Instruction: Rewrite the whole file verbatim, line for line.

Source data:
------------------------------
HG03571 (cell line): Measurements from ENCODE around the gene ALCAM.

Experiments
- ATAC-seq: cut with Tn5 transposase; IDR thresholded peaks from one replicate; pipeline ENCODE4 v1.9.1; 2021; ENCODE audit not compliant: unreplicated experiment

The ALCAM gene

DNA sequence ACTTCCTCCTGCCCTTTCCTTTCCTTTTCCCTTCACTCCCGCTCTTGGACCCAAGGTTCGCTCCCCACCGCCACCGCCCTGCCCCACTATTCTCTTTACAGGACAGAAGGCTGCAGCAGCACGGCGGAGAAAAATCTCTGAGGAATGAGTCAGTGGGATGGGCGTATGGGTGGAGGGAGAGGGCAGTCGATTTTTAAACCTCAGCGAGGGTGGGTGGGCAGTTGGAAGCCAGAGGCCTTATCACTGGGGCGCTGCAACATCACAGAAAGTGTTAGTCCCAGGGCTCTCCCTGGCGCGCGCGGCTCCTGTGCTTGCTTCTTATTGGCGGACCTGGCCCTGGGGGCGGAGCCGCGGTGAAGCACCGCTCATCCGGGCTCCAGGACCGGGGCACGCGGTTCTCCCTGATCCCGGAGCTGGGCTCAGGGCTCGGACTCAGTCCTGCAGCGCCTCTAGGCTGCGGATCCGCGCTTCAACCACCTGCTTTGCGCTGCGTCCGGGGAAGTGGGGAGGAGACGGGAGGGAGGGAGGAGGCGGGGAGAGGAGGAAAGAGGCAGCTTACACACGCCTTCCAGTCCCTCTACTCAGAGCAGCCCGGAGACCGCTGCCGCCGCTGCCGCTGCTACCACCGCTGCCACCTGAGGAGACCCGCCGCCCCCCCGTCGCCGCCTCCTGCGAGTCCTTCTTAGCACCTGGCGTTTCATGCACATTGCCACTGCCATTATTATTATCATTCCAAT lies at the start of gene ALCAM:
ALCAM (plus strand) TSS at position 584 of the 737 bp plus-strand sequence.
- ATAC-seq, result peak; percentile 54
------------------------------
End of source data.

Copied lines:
HG03571 (cell line): Measurements from ENCODE around the gene ALCAM.

Experiments
- ATAC-seq: cut with Tn5 transposase; IDR thresholded peaks from one replicate; pipeline ENCODE4 v1.9.1; 2021; ENCODE audit not compliant: unreplicated experiment

The ALCAM gene

DNA sequence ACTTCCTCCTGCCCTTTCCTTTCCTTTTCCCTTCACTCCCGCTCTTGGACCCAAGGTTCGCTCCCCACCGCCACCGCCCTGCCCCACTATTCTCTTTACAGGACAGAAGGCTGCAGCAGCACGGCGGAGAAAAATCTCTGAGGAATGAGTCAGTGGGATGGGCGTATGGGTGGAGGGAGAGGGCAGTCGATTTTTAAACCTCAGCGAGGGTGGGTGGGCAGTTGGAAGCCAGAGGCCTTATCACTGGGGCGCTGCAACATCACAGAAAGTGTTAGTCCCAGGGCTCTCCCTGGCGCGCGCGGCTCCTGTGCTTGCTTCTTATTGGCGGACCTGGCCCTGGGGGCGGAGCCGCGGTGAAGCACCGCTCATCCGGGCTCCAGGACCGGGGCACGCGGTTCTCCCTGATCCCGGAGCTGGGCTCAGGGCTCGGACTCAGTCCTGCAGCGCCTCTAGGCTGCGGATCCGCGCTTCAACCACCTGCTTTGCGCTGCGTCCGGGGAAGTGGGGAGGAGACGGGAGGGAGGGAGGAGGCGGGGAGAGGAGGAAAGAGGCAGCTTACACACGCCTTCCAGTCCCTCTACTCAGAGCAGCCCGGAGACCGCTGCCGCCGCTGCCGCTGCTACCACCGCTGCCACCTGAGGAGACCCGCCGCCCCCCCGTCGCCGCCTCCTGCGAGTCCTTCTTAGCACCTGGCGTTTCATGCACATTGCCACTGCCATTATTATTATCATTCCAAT lies at the start of gene ALCAM:
ALCAM (plus strand) TSS at position 584 of the 737 bp plus-strand sequence.
- ATAC-seq, result peak; percentile 54